In a 2014 study conducted by espnW and Ernst and Young on 400 female executives, 94% of them reported that they had previously played sports. Fascinatingly enough, almost half of the respondents – 49% overall – were C-suite executives, and over half of them had played at least college basketball.

As the leader of a program designed to motivate girls through sports, that espnW summit stuck with Clay, and stayed with her on her trip back home to Nashville.

“[It] made me go back home here to Nashville and really start to rethink how [Play Like a Girl] was approaching our work, and to begin to think more broadly around the benefits of physical activity, but more specifically sport and how we could leverage sport to catapult young women into long-term success both in [their] career as well as on the playing field,” Clay said.

READ MORE: U.S. Soccer Turns to Hackathon to Accelerate the Growth of Analytics

To turn her idea into a reality, Play Like a Girl began partnering with numerous organizations, one being the 49ers. Clay and Jesse Lovejoy, managing director of the 49ers’ EDU Academy, have worked together in the past, and share a mutual interest in expanding female empowerment through sports and STEM.

While both Donovan and Clay recognize the 49ers as a professional sports organization promoting gender diversity, Lovejoy stops short of calling it a success. The recognition is nice, but for him, it’ll mean more when other leagues and teams join them in their efforts.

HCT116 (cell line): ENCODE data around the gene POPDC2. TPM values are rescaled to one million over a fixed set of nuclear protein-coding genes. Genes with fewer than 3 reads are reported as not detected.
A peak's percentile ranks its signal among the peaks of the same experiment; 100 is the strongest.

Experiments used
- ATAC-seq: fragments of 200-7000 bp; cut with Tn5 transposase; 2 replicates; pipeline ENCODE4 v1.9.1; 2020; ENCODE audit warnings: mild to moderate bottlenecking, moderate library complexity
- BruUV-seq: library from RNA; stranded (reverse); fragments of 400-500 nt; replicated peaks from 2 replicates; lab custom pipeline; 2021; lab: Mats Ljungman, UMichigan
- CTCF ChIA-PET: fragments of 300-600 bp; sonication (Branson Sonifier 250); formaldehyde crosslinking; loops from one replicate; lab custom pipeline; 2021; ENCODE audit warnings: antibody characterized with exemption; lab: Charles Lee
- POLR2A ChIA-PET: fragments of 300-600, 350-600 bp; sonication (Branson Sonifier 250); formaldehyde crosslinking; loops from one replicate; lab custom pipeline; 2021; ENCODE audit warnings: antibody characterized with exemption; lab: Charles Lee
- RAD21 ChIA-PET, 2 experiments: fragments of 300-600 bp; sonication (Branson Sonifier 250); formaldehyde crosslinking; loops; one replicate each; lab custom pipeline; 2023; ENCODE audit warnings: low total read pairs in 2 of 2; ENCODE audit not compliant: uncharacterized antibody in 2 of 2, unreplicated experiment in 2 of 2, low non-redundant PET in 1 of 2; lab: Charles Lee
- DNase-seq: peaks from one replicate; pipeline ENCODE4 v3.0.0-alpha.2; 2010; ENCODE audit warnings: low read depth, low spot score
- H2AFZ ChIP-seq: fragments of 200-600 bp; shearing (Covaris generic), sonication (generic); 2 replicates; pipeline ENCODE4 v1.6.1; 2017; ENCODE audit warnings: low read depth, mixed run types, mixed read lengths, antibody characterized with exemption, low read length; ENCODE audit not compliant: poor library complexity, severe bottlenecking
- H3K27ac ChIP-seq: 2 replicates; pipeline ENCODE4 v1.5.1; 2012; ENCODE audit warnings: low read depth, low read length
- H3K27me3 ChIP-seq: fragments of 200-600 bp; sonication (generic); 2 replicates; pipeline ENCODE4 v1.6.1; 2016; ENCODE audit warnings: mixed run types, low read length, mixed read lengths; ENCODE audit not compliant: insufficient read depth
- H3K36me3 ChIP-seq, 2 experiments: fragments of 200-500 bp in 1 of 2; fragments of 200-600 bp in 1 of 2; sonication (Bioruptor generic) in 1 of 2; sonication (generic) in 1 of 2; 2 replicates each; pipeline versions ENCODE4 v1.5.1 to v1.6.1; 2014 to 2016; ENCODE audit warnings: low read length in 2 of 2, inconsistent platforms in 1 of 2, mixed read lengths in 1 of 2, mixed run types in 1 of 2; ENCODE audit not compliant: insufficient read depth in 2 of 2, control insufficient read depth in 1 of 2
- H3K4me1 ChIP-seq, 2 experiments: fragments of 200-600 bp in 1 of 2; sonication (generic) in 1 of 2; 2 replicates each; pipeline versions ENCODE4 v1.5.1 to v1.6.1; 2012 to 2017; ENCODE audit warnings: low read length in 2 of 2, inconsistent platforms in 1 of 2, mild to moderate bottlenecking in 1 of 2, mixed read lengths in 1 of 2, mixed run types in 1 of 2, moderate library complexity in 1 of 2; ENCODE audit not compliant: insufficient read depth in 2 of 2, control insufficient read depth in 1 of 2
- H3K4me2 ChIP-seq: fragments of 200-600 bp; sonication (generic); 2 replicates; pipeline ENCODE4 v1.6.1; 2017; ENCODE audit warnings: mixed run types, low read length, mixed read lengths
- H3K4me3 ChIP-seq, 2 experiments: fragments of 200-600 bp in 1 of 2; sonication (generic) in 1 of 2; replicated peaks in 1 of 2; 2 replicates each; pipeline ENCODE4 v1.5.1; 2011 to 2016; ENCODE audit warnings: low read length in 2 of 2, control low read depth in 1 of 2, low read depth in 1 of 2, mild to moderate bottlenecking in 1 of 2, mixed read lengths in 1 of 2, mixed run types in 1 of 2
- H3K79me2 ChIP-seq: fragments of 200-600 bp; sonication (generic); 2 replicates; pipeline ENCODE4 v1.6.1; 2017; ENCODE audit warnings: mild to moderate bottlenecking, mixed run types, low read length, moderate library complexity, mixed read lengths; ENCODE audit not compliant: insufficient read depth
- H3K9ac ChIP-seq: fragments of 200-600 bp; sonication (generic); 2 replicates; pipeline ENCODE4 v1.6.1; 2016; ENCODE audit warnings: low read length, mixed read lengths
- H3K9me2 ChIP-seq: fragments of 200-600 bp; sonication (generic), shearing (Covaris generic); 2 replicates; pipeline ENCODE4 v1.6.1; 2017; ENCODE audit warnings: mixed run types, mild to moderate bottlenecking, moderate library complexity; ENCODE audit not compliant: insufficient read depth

“It’s not something that we want to do and be the only ones and the best ones doing” said Lovejoy. “We’re doing it with the express purpose that we hope other folks will take up this mantle and do some more things. I do think that we’re out in front. I’m very proud of that but to be very frank, I hope that we’re getting chased by more and more people here real soon.”

Another company which began working with Clay was SheIS. Introduced to the public on May 1, 2018, SheIS aims to have women in sports – from athletes to executives – motivate each other. Ranging from U.S. Women’s National Team soccer player Alex Morgan to the USTA, Donovan’s company has a diverse client list which, according to her, makes its work that much more far-reaching.

“The biggest thing that I’ve really taken away from [the hackathon] is how collaboration makes us stronger.” said Donovan. “When we’re able to pool resources and cool efforts and cool opportunities, that’s what really creates more example of progress, and provides more impact.”

READ MORE: Twitter Amplifying Women’s Sports With #GoldenTweet Awards

After the student registration for the hackathon sold out in under one month, Clay knows there is intrigue around the competition. Going forward, she intends to utilize that recognition and expand it to numerous markets – with specific interest in Chicago, Los Angeles, New York and Atlanta, among others.

With a generation of students starting to be forward-thinking and wanting to initiate change, Clay acknowledges that she has them behind her: now it’s time to bring these issues to light.

“It’s time for us to talk about the state of affairs,” said Clay. “What makes this relevant and important and how we’re leveraging the STEM hackathon as an opportunity to raise awareness, to provide access, and to get girls actively engaged in the work of creating solutions that will have a long-term social impact.”